The most noticeable thing about voting figures in Northern Ireland is that they are falling, especially among women and young people under 24.
Half of both groups told us they wouldn't vote if an Assembly election was held tomorrow.
In opinion polls here people generally overstate their willingness to vote or suggest that they would vote for a moderate party than is actually the case.
This is because some polling companies push for an answer or ask which party they would generally feel closer to. As a result, election turnout is usually lower than predicted.
However, our pollsters are told not to push for a response and as a result the number of people telling us they would not vote this time was more or less neck and neck with the last Assembly election, at 44%.
That is four points up on the last time we polled for voting intention in November 2012.
Looked on historically the fall in Northern Ireland voting turnout is stark and is already well below the UK average. In 1998, for instance, we had a 70% turnout compared to 54.7% in 2011.
As recently as the 2005 general election turnout was 62.9%, the highest of any UK region, but it fell to 57.6% in 2010. It seems set to continue to fall.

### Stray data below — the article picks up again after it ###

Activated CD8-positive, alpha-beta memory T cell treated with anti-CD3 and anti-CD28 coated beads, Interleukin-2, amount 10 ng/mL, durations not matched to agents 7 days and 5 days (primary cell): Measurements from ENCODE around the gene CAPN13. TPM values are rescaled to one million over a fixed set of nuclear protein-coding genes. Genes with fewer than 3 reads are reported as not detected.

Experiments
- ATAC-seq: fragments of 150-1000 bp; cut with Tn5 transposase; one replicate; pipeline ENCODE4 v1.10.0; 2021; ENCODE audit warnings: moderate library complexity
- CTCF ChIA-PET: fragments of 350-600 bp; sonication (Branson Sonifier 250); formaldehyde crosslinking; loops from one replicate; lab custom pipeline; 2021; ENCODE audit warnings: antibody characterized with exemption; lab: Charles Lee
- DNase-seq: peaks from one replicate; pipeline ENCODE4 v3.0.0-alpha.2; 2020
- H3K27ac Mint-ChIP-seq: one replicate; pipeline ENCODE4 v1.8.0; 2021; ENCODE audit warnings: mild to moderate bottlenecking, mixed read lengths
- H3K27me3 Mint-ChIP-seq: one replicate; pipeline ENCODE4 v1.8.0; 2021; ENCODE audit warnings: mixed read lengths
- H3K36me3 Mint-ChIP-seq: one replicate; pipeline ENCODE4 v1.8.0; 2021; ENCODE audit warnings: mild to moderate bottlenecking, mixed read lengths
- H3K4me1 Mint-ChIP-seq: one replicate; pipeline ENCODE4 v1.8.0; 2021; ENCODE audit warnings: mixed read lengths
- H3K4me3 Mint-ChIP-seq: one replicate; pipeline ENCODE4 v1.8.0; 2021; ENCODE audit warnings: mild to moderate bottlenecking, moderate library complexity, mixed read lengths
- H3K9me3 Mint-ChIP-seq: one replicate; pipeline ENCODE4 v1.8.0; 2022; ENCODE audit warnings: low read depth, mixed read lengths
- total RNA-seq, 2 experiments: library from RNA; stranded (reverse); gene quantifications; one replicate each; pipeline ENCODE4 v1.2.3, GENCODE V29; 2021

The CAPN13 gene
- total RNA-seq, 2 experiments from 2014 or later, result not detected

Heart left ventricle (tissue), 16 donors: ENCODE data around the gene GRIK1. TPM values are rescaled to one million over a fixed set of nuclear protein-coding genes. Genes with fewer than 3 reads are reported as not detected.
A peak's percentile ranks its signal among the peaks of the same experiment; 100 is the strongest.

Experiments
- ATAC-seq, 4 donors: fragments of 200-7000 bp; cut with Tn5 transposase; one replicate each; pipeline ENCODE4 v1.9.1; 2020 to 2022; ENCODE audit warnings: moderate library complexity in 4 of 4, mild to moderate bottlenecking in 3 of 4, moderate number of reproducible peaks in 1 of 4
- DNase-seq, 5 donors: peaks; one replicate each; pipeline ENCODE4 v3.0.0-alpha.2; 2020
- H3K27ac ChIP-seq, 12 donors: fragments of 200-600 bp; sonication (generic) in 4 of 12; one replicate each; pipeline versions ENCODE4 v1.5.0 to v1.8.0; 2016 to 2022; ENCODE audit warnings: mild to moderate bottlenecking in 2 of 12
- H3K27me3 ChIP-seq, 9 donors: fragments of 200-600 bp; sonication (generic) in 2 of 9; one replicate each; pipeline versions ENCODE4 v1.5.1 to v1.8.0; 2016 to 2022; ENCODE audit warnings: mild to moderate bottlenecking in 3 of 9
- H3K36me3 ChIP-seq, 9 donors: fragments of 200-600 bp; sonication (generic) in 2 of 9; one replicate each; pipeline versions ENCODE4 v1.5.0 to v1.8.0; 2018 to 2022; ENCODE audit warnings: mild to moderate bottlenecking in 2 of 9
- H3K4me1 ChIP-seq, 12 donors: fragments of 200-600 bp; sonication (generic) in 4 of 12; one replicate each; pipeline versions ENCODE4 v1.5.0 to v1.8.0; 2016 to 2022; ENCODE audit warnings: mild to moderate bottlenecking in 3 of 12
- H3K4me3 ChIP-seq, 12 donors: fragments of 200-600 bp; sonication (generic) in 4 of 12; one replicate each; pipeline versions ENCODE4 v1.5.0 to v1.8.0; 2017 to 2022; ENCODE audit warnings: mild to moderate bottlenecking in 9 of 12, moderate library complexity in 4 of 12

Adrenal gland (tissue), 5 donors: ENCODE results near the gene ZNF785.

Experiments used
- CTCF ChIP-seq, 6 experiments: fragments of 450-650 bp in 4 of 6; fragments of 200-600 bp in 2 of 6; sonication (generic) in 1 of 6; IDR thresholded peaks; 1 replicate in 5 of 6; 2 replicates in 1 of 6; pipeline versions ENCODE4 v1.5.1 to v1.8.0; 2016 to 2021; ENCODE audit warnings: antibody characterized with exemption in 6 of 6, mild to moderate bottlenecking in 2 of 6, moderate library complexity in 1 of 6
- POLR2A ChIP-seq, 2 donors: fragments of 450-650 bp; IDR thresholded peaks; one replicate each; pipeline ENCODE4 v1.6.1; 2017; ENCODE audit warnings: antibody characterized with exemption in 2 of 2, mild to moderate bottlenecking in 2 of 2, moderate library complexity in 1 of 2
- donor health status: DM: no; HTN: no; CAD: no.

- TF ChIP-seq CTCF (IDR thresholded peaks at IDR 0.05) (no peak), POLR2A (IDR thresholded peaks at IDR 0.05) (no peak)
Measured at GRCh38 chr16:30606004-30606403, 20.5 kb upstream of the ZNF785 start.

Our polling gives important clues to who these non-voters are and what they think. In most countries non-voters are concentrated in the lower earning DE social categories.
Here, 51% of the AB groups (Professional and Managerial) say they won't vote compared to 39% of DE. The middle classes are turning off politics. Women are also less likely to vote than men in the proportion of 51% to 36%.
Voters tend to be older than non-voters, a sign that the young are switching off politics. 52% of the 18-24 age-groups said they wouldn't bother voting, compared with 40% of the 45-64 age-group, and 38% of the 65+ age-group.
When we looked at their opinion, we found them more likely to be agnostic on divisive issues with 31% of them taking no view, as opposed to 23% of the total sample, and 22% opting for civic flags as opposed to 14% overall.
In terms of religion those who described themselves as 'other' and 'none' are the most disengaged from politics. 41% of Protestants said they wouldn't vote compared with 37% of Catholics. In contrast, 56% who gave their religion as 'other' and 55% who said 'none' don't intend voting.
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